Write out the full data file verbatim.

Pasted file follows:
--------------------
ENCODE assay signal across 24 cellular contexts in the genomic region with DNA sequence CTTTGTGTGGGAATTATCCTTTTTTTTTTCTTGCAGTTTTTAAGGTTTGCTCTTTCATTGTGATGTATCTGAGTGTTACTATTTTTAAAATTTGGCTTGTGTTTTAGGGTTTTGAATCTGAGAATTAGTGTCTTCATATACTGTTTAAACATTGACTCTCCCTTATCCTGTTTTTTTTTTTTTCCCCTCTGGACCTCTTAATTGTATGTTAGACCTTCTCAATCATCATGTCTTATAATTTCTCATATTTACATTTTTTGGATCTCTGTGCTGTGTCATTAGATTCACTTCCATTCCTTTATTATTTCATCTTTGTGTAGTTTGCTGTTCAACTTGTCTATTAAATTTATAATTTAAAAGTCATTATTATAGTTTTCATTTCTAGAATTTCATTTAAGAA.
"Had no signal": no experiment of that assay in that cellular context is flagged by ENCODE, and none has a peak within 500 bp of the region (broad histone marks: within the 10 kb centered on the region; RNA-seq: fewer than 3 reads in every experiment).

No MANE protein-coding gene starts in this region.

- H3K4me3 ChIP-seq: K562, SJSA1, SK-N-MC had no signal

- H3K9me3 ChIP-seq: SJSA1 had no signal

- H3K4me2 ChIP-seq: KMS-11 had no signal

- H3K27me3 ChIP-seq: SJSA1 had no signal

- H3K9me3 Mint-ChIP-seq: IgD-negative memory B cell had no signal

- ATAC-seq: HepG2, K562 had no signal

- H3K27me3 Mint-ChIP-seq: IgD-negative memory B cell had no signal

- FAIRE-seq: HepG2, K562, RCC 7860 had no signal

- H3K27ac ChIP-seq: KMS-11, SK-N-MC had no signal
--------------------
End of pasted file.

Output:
ENCODE assay signal across 24 cellular contexts in the genomic region with DNA sequence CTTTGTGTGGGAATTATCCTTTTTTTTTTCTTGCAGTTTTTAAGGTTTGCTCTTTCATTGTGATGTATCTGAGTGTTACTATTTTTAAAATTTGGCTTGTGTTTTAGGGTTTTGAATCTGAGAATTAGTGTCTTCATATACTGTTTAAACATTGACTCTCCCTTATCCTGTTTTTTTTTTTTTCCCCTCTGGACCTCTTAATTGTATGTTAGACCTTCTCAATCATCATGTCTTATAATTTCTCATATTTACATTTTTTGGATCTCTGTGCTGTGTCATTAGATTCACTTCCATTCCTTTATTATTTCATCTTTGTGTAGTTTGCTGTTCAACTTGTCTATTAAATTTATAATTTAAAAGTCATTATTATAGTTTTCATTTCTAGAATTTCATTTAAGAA.
"Had no signal": no experiment of that assay in that cellular context is flagged by ENCODE, and none has a peak within 500 bp of the region (broad histone marks: within the 10 kb centered on the region; RNA-seq: fewer than 3 reads in every experiment).

No MANE protein-coding gene starts in this region.

- H3K4me3 ChIP-seq: K562, SJSA1, SK-N-MC had no signal

- H3K9me3 ChIP-seq: SJSA1 had no signal

- H3K4me2 ChIP-seq: KMS-11 had no signal

- H3K27me3 ChIP-seq: SJSA1 had no signal

- H3K9me3 Mint-ChIP-seq: IgD-negative memory B cell had no signal

- ATAC-seq: HepG2, K562 had no signal

- H3K27me3 Mint-ChIP-seq: IgD-negative memory B cell had no signal

- FAIRE-seq: HepG2, K562, RCC 7860 had no signal

- H3K27ac ChIP-seq: KMS-11, SK-N-MC had no signal